EPCS 101 with InfoGard Expert Steve Wilson

My Q&A with Steve Wilson on EPCSMy Q&A with Steve Wilson on EPCS

By Jim Tate, EMR Advocate
Meaningful Use Audit Expert
Twitter: @JimTate, eMail: audits@emradvocate.com

The ability of providers to electronically prescribe controlled substances has been a topic of interest for me for quite some time. It looks like the requirements and process have finally come to fruition. To gain an understanding of this issue I turned to Steve Wilson of InfoGard Laboratories for a little EPCS 101.

What is EPCS?
In March of 2010, the Drug Enforcement Administration (DEA) made the ruling permitting Electronic Prescriptions for Controlled Substances (EPCS).  This ruling gives providers and pharmacies the option to send and receive prescriptions for controlled substances electronically.  The regulations governing the utilization of EPCS are outlined in the Interim Final Rule (IFR).   The DEA is currently in the process of writing the Final Rule (the release date has not been made public).

Why is the EPCS relevant at this time? What are some key issues?
With the prescription drug abuse epidemic and high profile data breaches continually making headlines, the DEA has mandated that specific criteria be met in order to process controlled substances electronically.  The DEA is very concerned about the potential for diversion.

In multiple sections of 21 CFR 1311.XXX, DEA requires the use of a FIPS 140-2 Security Level 1 or higher validated cryptographic module and FIPS approved encryption algorithms.   The EPCS developers can either purchase an already validated FIPS 140-2 module or develop and undergo a FIPS 140-2 validation.  The duration for a new FIPS 140-2 validation can take 12-15 months which may be a non-starter for many developers.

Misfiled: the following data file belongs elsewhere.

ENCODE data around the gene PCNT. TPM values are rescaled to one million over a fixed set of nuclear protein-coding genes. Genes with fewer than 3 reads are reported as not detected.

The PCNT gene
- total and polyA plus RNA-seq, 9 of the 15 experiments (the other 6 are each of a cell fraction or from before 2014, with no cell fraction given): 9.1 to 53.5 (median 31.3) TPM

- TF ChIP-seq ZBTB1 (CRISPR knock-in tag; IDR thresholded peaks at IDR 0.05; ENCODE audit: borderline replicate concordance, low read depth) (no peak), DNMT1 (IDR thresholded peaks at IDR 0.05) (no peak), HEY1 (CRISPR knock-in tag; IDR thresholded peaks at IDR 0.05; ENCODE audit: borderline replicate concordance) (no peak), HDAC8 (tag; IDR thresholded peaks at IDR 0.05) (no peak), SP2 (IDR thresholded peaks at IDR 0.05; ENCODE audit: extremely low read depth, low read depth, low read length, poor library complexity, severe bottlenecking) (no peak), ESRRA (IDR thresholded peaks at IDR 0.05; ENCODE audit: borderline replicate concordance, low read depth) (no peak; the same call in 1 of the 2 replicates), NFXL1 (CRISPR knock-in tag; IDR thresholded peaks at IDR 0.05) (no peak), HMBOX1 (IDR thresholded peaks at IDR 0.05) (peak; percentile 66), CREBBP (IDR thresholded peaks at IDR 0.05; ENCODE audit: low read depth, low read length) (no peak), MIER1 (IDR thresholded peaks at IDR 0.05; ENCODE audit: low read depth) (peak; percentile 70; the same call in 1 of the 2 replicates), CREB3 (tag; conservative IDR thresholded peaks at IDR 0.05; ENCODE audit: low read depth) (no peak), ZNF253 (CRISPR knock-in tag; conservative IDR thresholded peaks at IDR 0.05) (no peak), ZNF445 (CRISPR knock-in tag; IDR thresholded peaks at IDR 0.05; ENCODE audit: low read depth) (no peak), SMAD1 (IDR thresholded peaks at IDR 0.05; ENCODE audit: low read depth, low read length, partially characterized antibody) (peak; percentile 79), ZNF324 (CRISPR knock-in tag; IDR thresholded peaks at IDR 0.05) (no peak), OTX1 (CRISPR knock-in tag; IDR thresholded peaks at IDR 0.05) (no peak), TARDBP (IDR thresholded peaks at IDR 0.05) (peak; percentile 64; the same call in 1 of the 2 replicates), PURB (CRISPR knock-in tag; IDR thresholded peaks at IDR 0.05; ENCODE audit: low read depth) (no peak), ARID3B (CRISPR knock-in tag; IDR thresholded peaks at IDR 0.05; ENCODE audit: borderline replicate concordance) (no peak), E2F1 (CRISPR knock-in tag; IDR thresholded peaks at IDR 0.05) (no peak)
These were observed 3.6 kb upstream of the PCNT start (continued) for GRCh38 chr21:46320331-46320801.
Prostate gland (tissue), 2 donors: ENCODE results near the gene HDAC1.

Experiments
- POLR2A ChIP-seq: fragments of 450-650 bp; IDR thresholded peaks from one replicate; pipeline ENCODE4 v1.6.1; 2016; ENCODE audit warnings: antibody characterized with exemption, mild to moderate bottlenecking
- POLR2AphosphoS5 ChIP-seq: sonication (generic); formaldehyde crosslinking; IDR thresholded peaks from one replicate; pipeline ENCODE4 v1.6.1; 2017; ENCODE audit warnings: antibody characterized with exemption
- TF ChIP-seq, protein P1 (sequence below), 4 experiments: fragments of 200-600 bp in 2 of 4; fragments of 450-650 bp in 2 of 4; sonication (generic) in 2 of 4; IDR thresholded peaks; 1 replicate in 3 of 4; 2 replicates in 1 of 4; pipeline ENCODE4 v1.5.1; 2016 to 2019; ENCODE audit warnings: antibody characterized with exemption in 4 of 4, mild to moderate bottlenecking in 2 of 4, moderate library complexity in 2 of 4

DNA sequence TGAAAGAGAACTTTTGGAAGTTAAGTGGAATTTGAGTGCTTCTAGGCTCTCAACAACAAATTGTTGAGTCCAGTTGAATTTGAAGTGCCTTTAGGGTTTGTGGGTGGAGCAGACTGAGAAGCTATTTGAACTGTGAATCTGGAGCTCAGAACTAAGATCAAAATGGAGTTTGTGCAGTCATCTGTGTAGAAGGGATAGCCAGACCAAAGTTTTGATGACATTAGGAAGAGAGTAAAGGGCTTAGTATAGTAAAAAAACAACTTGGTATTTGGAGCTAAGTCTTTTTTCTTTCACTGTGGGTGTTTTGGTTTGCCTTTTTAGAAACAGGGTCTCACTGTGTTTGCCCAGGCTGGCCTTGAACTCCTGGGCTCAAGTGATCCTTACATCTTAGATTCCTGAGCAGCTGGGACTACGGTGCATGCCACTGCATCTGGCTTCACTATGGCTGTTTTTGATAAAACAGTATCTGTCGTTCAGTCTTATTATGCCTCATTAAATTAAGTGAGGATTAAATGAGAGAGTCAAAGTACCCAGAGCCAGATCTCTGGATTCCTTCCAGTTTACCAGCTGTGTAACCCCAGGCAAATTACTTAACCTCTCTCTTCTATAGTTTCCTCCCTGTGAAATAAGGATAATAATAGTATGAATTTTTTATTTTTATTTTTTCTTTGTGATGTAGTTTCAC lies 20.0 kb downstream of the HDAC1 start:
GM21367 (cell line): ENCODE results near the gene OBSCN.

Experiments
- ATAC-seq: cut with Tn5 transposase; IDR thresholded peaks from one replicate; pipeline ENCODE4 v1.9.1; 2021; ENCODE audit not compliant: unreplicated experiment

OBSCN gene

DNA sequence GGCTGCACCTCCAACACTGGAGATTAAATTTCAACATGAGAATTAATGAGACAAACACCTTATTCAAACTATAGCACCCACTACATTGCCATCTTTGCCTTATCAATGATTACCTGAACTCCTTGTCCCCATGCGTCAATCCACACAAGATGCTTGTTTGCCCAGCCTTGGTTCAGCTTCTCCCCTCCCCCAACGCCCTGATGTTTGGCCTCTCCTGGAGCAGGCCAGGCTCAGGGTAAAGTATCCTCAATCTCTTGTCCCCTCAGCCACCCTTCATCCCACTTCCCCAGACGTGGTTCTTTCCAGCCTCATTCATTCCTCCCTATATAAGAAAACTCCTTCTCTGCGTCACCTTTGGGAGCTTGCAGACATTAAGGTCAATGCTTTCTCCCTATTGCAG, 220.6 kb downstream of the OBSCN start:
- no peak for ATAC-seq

Therefore, it is beneficial to use a certification organization that possess a strong security background, especially in the NIST Special Publication 800-53 Revision 3 – Recommended Security Controls for Federal Information Systems and Organizations to help the developer understand the different options available to meet the IFR requirements.

Further, the DEA is well known for their role in the development and enforcement of law with regards to controlled substances.  Working with an organization that is well versed in the development of a testing and certification program will yield benefits to the EPCS application developer.

Does ONC certification for e-prescribing cover EPCS?
Currently, the EHR testing for e-prescribing does not include controlled substances.  The 2014 edition of the NIST approved test procedures identifies §170.314(b)(3)  for Electronic prescribing and the authors of the final rule felt it was premature to include controlled substances in the 2014 edition test criteria.

I have seen both audits as well as certifications for EPCS applications? What is the difference?
The IFR states that prior to using an application to either prescribe or fill a prescription, it must be reviewed, tested and determined by a 3rd party to meet all of the requirements of 21 CFR Part 1311.300.  The IFR also states that:

The third-party audit must be conducted by an auditor, a Certified Information Systems Auditor (CISA) or a certifying organization that had its process approved by the DEA.

The DEA has approved the certification process of four organizations as of this date (http://www.deadiversion.usdoj.gov/ecomm/e_rx/thirdparty.htm).

What would be a good source to keep up to date on EPCS?

Jim Tate is known as the most experienced authority on the CMS Meaningful Use (MU) audit and appeal process. His unique combination of skills has brought successful outcomes to hospitals at risk of having their CMS EHR incentives recouped. He led the first appeal challenge in the nation for a client hospital that had received a negative audit determination. That appeal was decided in favor of the hospital. He has also been successful in leading the effort to reverse a failed appeal, even after the hospital had received notification of the failure with the statement, “This decision is final and not subject to further appeal”. That “final” decision was reversed in less than a week. If you are a hospital with questions or concerns about the meaningful use audit process, contact him at: audits@emradvocate.com.